Motown Coming To Rim Country

Barry Gordy started Motown Records in a modest studio in a Detroit residential home.

Barry Gordy started Motown Records in a modest studio in a Detroit residential home.


Move it on over, rock ’n’ roll oldies. Get out of the way, classic rock. Step aside, blues and jazz. Motown is coming to town!

This coming Tuesday, the 10-member Masters of Motown cast will be soul-training their way into the Rim Country, donning the typical Motown fashion of the day — the men in their slim fitting, matching jackets and the ladies with their beautifully coiffed hair and long, slinky dresses with a high slit up the side. Show time is 7 p.m. in the Payson High School Auditorium.

The Virginia-based Motown tribute group promises to give the audience a stroll down memory lane, performing hits such as “Get Ready” made famous by the Temptations, “Dancing in the Street” that Martha and the Vandellas made into a hit in 1964 and 1967’s “Ain’t No Mountain High Enough” by Marvin Gaye and Tammi Terrell.

Ever since the TCCA 2012-13 concert schedule came out over a year ago, this concert, more than any of the other great concerts the TCCA board has brought to Payson, is the one I’ve really been licking my lips over.

I grew up during the pinnacle of Motown popularity, tuning my little blue and white, pocket-sized, 9-volt, Japanese-made transistor radio to the Larry Lujack Show on WLS radio in Chicago, to hear the latest hits of Little Stevie Wonder, Smokey Robinson & The Miracles, Gladys Knight & The Pips and so many other Motor City stars.

Although most of us probably think of Motown as a style or genre of music (which it has become), the genre actually took its name from the record label “Motown.”

It was 54 years ago, on Jan. 12, 1959, that songwriter Berry Gordy, Jr. borrowed $800 from relatives and founded Tamla Records, a small Detroit label that would one year later become Motown Records.

Since that early beginning in a modest studio in the residential home Gordy purchased, Motown Records quickly expanded and added six other nearby homes to its operation. It has now owned or distributed releases from more than 45 subsidiaries of varying genres, although it is most famous for its releases in the music genres of rhythm and blues, soul and pop.

In September 1961, Motown scored its first No. 1 hit, “Please Mr. Postman,” by the R&B quintet The Marvelettes. Over the next decade, the Motown Record Corporation enjoyed extraordinary chart success, landing 110 songs on Billboard’s Top 10.

The 1960s Motown movement also had a large influence in exacting social change. As Smokey Robinson once said, “Into the ’60s, I was still not of a frame of mind that we were not only making music, we were making history. But I did recognize the impact because Motown acts were going all over the world at that time.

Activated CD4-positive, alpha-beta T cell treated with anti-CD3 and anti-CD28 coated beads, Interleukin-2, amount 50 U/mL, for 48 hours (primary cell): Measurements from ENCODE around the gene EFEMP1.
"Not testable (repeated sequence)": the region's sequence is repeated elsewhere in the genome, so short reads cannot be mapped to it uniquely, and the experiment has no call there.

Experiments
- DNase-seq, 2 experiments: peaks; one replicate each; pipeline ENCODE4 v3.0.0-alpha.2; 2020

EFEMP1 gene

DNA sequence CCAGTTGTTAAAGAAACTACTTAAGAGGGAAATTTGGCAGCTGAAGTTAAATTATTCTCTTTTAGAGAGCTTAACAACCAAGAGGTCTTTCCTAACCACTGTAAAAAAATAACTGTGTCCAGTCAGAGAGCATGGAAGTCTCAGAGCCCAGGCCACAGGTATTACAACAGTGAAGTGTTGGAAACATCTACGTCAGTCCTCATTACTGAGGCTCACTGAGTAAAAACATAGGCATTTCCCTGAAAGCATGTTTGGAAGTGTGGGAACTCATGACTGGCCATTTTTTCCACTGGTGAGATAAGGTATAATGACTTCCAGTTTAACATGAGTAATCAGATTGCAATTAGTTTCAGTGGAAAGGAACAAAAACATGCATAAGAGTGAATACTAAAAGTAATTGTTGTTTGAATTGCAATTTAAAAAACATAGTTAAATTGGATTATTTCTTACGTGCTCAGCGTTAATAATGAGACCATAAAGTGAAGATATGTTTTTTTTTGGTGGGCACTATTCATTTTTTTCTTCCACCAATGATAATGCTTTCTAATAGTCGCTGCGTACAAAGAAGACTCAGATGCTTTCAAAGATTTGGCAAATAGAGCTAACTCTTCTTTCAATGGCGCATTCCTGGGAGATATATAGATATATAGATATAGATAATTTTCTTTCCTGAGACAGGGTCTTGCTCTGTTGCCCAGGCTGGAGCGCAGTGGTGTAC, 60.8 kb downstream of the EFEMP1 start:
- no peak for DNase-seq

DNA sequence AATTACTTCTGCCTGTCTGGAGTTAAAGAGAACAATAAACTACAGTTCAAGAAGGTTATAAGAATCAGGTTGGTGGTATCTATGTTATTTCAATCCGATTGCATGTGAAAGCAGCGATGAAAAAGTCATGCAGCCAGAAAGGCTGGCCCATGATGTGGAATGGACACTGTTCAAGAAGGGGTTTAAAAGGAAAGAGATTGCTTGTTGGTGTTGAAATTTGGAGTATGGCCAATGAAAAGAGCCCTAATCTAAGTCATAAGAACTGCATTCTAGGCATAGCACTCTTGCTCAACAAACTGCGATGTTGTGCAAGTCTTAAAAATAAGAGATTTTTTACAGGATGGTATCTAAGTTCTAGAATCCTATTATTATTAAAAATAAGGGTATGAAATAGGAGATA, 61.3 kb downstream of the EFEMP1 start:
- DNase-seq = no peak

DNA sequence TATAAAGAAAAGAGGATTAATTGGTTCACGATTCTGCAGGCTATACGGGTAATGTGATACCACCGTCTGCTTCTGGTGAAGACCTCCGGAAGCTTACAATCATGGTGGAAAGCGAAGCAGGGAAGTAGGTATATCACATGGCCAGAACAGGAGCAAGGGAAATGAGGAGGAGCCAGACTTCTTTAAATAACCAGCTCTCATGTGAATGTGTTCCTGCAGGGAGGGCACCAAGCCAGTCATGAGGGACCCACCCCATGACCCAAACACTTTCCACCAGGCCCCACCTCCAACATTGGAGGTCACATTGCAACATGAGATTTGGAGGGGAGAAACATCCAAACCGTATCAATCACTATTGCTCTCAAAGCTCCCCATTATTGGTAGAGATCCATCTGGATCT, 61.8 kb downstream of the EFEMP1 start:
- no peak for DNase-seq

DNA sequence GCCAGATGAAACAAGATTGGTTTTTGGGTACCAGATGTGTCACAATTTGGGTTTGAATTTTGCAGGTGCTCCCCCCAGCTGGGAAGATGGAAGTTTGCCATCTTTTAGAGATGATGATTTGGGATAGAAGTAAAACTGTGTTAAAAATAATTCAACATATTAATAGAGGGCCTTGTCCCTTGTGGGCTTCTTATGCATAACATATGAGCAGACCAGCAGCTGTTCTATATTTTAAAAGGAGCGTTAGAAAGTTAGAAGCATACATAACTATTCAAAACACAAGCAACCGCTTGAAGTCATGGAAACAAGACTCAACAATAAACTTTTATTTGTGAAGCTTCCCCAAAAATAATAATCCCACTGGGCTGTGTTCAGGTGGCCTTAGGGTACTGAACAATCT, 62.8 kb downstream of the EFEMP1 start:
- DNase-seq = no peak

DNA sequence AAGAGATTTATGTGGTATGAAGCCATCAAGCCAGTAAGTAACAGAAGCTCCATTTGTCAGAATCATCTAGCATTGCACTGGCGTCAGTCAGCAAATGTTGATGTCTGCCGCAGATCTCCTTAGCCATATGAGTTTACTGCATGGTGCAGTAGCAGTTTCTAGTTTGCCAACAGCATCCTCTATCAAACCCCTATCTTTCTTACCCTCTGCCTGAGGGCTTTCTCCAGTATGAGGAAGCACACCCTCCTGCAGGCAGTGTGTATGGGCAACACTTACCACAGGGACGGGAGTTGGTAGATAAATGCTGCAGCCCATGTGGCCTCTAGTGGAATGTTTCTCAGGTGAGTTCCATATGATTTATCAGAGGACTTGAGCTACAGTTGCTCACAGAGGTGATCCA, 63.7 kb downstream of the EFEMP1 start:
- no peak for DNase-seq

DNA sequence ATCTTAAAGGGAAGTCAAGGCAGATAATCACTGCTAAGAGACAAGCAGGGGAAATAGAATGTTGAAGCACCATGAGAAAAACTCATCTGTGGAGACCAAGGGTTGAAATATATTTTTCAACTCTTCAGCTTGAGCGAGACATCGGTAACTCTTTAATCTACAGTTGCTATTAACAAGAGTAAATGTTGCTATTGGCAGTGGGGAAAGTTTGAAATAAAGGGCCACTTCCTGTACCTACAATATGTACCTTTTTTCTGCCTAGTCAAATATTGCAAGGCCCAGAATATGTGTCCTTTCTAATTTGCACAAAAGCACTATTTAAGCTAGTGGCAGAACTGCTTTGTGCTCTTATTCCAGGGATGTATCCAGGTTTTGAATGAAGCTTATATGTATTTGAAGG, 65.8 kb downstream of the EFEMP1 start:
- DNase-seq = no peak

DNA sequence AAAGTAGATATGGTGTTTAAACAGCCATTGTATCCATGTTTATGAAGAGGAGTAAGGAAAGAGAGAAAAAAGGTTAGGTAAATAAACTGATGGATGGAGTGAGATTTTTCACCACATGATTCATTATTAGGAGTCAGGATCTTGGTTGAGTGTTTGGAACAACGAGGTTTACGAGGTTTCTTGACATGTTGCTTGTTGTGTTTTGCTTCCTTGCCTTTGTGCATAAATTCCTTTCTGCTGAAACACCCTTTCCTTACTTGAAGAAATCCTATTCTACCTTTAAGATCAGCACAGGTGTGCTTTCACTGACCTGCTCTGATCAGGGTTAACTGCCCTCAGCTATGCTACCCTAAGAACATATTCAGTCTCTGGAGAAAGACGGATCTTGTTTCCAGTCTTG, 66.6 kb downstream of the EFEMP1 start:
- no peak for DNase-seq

“I recognized the bridges that we crossed, the racial problems and the barriers that we broke down with music. I recognized that because I lived it. I would come to the South in the early days of Motown and the audiences would be segregated. Then they started to get the Motown music and we would go back and the audiences were integrated and the kids were dancing together and holding hands.”

The Masters of Motown concert on Tuesday should certainly bring back great memories for us old fogies or bring an appreciation of that era’s music to those too young to have experienced it live.

This week’s question

This week’s music trivia question is: Can you match the following Motown artists with their respective No. 1 hits?

A) The Supremes, B) The Four Tops, C) The Jackson Five.

1) “Reach Out I’ll Be There,” 2) “I Want You Back,” C) “Baby Love.”

This week, if you’re the seventh caller and have the correct answer, you’ll win two (one for you and one for your “Sugar Pie, Honey Bunch”) complimentary tickets to next Tuesday’s Masters of Motown concert, compliments of the Tonto Community Concert Association.

Last week’s question

Last week’s music trivia question asked if you could name the Kentucky-born singer-songwriter who recorded the 1967 Grammy Hall of Fame hit “What The World Needs Now.”

The choices were: A) Jackie Wilson, B) Jackie DeShannon, C) Jackie Lee, and D) Jackie Gleason.

The correct answer was Jackie DeShannon.

Jackie Wilson — known as Mr. Excitement — was one of the all-time great soul singers, charting over 50 hits from 1957-72. R&B singer, Jackie Lee, was a one-hit wonder with this 1965 Top-20 hit “The Duck.” Jackie Gleason, in addition to being a legendary movie and TV comedian, was a top orchestra leader, who, from 1953-56, had 11 consecutive Top-10 hit albums.

Congratulations to last week’s first-time music trivia winner, Leon Chamberlain, of Payson, who won a CD of his choice. Being a gentleman, Leon chose a CD for his wife, Susan — the greatest hits of contemporary artist Jewel.

A little about Leon. He was born and raised in Flat Rock, Mich. and nearby Romulus. After finishing high school, he began a 33-year career with the Ford Motor Company as a plumber and pipe fitter.

In the early 1990s, while attending a poetry club meeting at his local community college, Leon met Susan, where it was love at first stanza. The poesy couple has been married for 21 years.

Now retired, Leon enjoys traveling, reading and being a member of the Racketeers, Payson’s writing club.

As for his music preference, Leon says, “I like it all, everything except rap.”

His three favorite artists are Aretha Franklin, Johnny Cash and Leon Redbone.

I hope you take advantage of the opportunity Tuesday night to blast into the past — and enjoy what should be a class Motown experience.

I know “I’ll Be There.”

DJ Craig

(928) 468-1482


Use the comment form below to begin a discussion about this content.

Requires free registration

Posting comments requires a free account and verification.